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Through the decades: 2008

Vicky Cristina Barcelona

It’s August, and things are slowing down at the multiplex – so, to while away the next couple of weeks, here’s the return of our occasional feature ‘Through the Decades’, going back through film history a decade at a time

2008 facts and figures:
Top 5 Money-Makers (US):
The Dark Knight
Iron Man
Indiana Jones and the Kingdom of the Crystal Skull
Best Film Oscar: Slumdog Millionaire
Best Actor Oscar: Sean Penn, Milk
Best Actress Oscar: Kate Winslet, The Reader
Cannes Festival ‘Golden Palm’: The Class (France)

10 years is a long time; then again, it’s not long at all. With so much else to watch, it’s no surprise that I haven’t seen most of my favourites from 2008 since 2008. All I have to go on are imperfect memories – yet I recall a slightly ‘off’ year, lacking consensus masterpieces, crowned at the Oscars by the lively but silly Slumdog Millionaire which was powered to success by tacky flash and catchy bhangra tunes.

In the English-language world, two films seem to have grown in reputation in the decade since: the scabrously funny In Bruges and the complex, morbid, almost Borgesian folly Synecdoche, New York, with the late Philip Seymour Hoffman as a theatre director blurring the line between art and reality. I’d love to watch them both again someday. On the other hand, I have no burning desire to revisit Oscar winners Milk or The Reader, part of the year’s middlebrow crop.

And the rest? Way too many to mention, from Liam Neeson finding a new career as an action hero (via That Phone Call in Taken), to Heath Ledger’s posthumous Oscar as the Joker in The Dark Knight, to more esoteric pleasures like a Chilean John Travolta imitator in Tony Manero. Oh, and Kristen Stewart fell in love with a vampire in Twilight, which made a lot of money but still doesn’t make our Top 10 list. Here it is, along with 15 other films that marked the year:

1. SUMMER HOURS. Time moves on, people pass, objects – and memories – remain. A family home full of treasures, but the treasures end up in museums and a new generation take over the house, making their own memories. The family dynamics are subtle, the philosophical mantle lightly worn. The year’s most profound film was also the most graceful.

2. WALL-E. Pixar had pushed the envelope with a gourmet-chef rodent (Ratatouille) the year before – but nothing could prepare us for the wondrous, dialogue-free first half-hour of WALL-E, with a clunky little robot sifting through the rubbish of a lost world. Not since Fantasia have kids been offered something so unlike what kids are supposed to want.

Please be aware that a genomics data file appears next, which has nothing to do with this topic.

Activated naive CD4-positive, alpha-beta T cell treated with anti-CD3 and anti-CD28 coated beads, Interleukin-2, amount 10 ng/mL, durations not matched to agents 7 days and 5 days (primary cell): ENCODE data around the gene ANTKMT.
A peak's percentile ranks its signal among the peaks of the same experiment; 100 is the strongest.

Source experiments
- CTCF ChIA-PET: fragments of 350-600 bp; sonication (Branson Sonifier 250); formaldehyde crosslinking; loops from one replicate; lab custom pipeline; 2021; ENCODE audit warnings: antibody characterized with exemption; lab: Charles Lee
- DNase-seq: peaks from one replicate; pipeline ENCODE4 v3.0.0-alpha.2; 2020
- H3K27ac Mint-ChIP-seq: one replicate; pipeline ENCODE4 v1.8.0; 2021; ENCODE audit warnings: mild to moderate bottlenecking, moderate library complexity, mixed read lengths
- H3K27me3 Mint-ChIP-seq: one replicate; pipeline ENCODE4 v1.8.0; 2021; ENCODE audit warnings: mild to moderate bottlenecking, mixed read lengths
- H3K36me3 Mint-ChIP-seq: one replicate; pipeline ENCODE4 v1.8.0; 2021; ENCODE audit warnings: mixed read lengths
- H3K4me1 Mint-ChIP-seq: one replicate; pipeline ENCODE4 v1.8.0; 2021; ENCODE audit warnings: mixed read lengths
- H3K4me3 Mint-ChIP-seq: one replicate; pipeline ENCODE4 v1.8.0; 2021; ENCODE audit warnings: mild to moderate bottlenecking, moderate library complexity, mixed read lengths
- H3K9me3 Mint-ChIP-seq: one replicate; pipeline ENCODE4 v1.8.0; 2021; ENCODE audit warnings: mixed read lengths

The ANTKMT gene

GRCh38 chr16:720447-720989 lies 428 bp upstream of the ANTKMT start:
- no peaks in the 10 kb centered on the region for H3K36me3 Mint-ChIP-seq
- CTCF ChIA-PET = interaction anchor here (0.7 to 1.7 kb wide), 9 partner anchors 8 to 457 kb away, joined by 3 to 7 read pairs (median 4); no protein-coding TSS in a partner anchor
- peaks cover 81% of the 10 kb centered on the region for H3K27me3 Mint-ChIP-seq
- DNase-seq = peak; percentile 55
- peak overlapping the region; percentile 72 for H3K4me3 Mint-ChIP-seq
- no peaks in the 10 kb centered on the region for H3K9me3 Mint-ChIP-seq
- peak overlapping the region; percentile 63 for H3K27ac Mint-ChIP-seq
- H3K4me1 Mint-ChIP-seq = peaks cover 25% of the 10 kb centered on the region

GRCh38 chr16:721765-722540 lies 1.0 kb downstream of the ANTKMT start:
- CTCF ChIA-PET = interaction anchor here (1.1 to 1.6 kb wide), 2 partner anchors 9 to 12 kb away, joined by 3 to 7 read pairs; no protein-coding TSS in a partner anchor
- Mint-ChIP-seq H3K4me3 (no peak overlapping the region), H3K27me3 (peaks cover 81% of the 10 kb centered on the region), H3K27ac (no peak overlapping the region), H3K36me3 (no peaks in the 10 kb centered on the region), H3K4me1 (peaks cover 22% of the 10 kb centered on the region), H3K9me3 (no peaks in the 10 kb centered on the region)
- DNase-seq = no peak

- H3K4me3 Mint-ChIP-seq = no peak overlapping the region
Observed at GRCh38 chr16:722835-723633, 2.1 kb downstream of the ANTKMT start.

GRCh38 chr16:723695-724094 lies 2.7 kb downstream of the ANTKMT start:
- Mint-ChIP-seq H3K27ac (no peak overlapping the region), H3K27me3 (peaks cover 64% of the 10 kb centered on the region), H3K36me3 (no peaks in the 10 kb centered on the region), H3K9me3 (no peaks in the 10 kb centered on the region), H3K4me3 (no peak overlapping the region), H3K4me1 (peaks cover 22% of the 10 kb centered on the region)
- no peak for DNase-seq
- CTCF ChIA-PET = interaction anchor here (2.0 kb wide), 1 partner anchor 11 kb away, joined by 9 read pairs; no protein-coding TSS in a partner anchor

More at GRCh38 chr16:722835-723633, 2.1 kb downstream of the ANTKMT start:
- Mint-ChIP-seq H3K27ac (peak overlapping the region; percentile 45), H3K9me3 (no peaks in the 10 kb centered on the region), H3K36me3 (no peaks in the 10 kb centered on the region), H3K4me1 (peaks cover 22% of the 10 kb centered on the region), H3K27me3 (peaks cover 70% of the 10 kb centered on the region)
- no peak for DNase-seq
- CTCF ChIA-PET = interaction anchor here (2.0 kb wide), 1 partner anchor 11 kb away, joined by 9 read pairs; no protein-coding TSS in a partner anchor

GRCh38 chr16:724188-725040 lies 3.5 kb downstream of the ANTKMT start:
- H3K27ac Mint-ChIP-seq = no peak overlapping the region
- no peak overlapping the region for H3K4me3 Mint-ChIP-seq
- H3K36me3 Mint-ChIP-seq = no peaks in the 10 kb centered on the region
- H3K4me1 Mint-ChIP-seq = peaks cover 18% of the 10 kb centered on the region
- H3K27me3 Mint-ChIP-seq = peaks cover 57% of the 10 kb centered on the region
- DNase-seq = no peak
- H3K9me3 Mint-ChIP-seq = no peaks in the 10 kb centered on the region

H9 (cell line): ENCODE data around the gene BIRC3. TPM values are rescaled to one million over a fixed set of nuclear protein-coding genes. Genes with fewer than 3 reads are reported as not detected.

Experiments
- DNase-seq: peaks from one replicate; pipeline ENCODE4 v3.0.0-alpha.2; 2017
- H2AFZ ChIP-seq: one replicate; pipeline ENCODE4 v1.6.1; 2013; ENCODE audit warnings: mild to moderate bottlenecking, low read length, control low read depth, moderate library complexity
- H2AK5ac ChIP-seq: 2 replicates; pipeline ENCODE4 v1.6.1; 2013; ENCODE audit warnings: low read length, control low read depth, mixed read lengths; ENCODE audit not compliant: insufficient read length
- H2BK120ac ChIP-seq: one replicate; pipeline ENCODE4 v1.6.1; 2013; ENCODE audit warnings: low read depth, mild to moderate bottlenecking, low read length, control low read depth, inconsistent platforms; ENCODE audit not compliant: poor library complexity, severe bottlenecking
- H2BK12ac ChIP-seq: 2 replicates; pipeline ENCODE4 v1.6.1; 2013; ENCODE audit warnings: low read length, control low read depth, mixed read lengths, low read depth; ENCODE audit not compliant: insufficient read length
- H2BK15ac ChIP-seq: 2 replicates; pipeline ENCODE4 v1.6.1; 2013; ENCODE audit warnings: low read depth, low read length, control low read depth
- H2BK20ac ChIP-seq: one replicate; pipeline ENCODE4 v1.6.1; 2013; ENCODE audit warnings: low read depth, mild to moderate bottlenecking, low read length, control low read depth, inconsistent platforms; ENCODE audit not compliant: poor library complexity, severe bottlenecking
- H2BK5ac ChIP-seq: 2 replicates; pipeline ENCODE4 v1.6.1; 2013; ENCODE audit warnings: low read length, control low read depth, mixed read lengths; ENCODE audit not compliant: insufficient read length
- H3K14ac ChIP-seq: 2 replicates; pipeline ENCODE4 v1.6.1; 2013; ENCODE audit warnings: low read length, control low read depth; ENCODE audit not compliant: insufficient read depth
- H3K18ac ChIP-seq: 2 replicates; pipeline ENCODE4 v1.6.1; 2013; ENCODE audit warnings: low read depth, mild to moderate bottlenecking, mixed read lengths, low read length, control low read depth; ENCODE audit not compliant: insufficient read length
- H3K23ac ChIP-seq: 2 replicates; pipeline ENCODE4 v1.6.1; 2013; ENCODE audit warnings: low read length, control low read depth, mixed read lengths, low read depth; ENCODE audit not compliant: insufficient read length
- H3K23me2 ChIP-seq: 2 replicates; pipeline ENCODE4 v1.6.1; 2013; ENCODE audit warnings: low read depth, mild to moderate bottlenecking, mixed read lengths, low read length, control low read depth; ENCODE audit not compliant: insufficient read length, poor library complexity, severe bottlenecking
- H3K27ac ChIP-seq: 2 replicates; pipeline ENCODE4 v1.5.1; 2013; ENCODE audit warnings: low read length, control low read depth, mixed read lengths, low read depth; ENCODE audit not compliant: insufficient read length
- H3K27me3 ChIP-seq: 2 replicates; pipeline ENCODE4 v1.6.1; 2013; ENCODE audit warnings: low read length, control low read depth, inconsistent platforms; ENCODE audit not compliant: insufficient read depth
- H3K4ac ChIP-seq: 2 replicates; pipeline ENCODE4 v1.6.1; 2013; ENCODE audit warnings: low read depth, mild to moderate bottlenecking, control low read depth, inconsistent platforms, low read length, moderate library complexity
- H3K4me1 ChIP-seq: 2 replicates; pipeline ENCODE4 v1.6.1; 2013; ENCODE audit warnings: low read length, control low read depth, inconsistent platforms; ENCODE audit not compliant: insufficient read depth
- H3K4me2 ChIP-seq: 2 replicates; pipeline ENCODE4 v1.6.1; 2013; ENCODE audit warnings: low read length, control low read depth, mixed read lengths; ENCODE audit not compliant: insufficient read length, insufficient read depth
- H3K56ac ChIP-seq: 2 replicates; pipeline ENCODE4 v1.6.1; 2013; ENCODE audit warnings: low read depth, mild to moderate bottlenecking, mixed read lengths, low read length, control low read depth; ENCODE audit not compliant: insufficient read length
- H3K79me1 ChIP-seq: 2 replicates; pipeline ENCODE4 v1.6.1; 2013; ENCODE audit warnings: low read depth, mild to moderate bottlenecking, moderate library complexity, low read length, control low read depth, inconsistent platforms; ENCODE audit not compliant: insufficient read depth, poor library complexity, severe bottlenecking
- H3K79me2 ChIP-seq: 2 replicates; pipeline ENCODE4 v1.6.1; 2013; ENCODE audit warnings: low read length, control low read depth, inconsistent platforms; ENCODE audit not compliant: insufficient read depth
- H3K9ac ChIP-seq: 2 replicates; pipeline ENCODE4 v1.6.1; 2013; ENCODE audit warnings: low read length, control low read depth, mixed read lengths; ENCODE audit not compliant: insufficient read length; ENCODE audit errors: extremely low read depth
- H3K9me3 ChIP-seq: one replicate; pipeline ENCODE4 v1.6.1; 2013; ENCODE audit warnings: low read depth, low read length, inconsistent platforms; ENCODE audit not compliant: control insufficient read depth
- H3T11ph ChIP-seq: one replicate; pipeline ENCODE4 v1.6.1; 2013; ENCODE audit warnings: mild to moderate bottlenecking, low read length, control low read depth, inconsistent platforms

3. IL DIVO. “Have you ever danced, Mr. President?”; “All my life, signora…” Toni Servillo is Giulio Andreotti, the slippery (and deeply corrupt) seven-time Prime Minister of Italy – but Paolo Sorrentino’s glorious mood-piece is by no means a biopic, more a style-enabled portrait of a hollow man. Dazzling, and deeply cynical.

4. CHANGELING. Angelina Jolie’s son goes missing – and, as this incredible true story spirals into mental hospitals, nick-of-time escapes, tabloid tales of horrible crimes, director Clint Eastwood somehow keeps it all under control. The truth shall set us free – but can we ever know it? Lurid melodrama with an icy existential sadness.

5. FROWNLAND. Dore Mann (who?) as a darkly funny New York weirdo in a grainy, hypnotic urban nightmare which really ought to be better known. Writer-director Ronald Bronstein has since worked with the Safdie Brothers, bringing his demented energy to films like Good Time.

6. PAPER SOLDIER. Mud-and-puddle vistas, an endlessly roaming camera, repeated lines and non sequiturs; “Soon one of us will fly to the stars,” says someone, “and everything will change” – but they do, and it doesn’t. An allegory for the USSR? Rather magical, whatever it is.

7. TWO LOVERS. Joaquin Phoenix has to choose between a Jew and a shiksa – though also between his family and the messed-up, fragile, permanently unhappy person who’s more like himself. A sombre, arty drama, remarkably well done.

8. VICKY CRISTINA BARCELONA. Another love triangle, two American girls falling for the same Spanish painter. Woody Allen’s elegant, jazzy, well-acted drama equates Art with Love, the restless creatives with the hopeless romantics. He has a point.

9. JULIA. Tilda Swinton in excelsis as Julia, a fantasist who kidnaps a boy for ransom. A constantly alive, unpredictable film, though the final-act mayhem is perhaps a mistake.

10. SITA SINGS THE BLUES. A labour of love for Nina Paley, a DIY animated comedy blending her own romantic troubles, the Hindu legend of Ramayana, and the 1920s jazz of Annette Hanshaw. Unique, if a little repetitive – yet, despite the acclaim, Ms. Paley’s follow-up (Seder-Masochism) only came out this year, 10 years later.


BURN AFTER READING (Joel & Ethan Coen)
A CHRISTMAS TALE (Arnaud Desplechin)
THE CLASS (Laurent Cantet)
THE DARK KNIGHT (Christopher Nolan)
GOMORRAH (Matteo Garrone)
GRAN TORINO (Clint Eastwood)
HUNGER (Steve McQueen)
IN BRUGES (Martin McDonagh)
STILL WALKING (Hirokazu Kore-eda)
SYNECDOCHE, NEW YORK (Charlie Kaufman)
WENDY AND LUCY (Kelly Reichardt)

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